Both in your testimony and a little earlier we heard about the previous report to the House of the Commons, the 1988 fifth report of the standing committee. I just wanted to put on the record—and we'll have to confirm this with the department—that a number of people have raised the issue around unstated paternity. In that report it actually said that:

We recommend that as there is no legal requirement in the Act for unmarried Indian women to name the father of their children in order to establish their entitlement to registration and band membership, the practice be discontinued immediately.

According to the 1988 report there is no legal requirement to do this. If that's the case, it would seem reasonable that it could be dropped. The other thing they did point out was identifying the discrimination between brothers and sisters, which was already pointed out earlier.

I want to refer to something else in this report, because a number of you have raised the issue around resources. We've had difficulty in getting any kind of estimate from the department about financial implication. In part, what they argue is that they don't know how many people will want to return to their communities or how many people will apply because it will be driven by the applicant; it will be driven by the person deciding whether they want to apply to be reinstated.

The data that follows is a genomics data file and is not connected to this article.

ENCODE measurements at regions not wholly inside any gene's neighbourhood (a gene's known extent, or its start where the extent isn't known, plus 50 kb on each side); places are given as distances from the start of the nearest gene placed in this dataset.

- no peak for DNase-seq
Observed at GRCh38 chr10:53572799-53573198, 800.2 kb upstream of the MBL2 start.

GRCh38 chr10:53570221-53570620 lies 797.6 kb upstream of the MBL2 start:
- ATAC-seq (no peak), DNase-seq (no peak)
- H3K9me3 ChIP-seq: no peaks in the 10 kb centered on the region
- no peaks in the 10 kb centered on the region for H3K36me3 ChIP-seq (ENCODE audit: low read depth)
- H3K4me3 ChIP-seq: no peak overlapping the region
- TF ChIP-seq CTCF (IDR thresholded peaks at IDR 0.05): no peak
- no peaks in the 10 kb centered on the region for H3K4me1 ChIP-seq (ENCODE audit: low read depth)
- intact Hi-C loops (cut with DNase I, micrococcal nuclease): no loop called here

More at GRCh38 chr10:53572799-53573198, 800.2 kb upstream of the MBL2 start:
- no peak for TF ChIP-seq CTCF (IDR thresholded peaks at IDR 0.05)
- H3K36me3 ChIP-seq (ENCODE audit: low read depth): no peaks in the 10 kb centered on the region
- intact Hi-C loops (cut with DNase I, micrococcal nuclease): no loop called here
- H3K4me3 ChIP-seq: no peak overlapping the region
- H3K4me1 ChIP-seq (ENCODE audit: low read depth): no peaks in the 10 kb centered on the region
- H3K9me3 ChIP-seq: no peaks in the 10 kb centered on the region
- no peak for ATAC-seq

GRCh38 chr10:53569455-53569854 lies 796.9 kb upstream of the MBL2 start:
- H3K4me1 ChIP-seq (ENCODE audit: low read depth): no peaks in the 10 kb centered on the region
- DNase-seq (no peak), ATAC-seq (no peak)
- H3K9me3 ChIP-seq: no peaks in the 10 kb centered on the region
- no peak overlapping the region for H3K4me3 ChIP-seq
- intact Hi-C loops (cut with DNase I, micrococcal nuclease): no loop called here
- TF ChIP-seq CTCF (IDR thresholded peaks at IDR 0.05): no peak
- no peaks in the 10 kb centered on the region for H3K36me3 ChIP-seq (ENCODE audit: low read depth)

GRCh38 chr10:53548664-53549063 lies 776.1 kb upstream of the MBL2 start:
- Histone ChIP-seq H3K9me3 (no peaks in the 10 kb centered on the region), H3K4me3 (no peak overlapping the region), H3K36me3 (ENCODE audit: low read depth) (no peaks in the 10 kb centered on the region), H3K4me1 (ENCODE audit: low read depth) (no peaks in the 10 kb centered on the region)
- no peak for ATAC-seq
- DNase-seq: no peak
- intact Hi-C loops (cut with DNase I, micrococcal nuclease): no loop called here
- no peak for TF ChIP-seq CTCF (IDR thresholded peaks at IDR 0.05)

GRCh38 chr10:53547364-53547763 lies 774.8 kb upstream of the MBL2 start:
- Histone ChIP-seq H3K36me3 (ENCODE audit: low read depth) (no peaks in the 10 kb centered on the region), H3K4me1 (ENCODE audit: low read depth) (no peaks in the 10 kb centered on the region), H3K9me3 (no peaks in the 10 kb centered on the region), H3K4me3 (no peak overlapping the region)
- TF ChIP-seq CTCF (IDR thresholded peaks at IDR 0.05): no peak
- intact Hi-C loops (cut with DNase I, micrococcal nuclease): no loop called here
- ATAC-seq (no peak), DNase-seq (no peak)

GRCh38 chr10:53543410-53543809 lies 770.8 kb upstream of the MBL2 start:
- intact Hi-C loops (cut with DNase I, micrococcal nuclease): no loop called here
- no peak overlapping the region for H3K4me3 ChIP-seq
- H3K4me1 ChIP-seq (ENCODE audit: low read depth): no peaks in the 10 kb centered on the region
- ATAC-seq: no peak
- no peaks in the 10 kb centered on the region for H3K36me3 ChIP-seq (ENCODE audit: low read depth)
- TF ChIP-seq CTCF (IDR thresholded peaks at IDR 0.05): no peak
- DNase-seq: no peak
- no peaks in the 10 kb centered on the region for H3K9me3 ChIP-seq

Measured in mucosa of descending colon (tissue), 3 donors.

Again, in this 1988 report there's extensive analysis on the financial impacts. It would seem reasonable to me that, given the experience in 1985, there would be a reasonable history around estimating the financial implications for bands and putting aside some financial resources to do that. I wonder if you could comment on that. They list everything: elementary and post-secondary, housing, health and welfare, social services. They have lists of tables, charts, and costs.

5:50 p.m.

Chief, Six Nations of the Grand River

Chief William K. Montour

I was actually on the committee. In fact, I chaired the chiefs committee on citizenship with AFN from 1985 to 1991, and we worked on that.

In 1985, when Bill C-31 was enacted, the federal government estimated that 56,000 people nationally would want to become Indians again. Of that 56,000, probably 10%, or 5,600, would actually move back to the communities. As an impact buffer, the government made a bill for $295 million at that time.

5:50 p.m.

NDP

Jean Crowder NDP Nanaimo—Cowichan, BC

Only for five years, though, right?

5:50 p.m.

Chief, Six Nations of the Grand River

Chief William K. Montour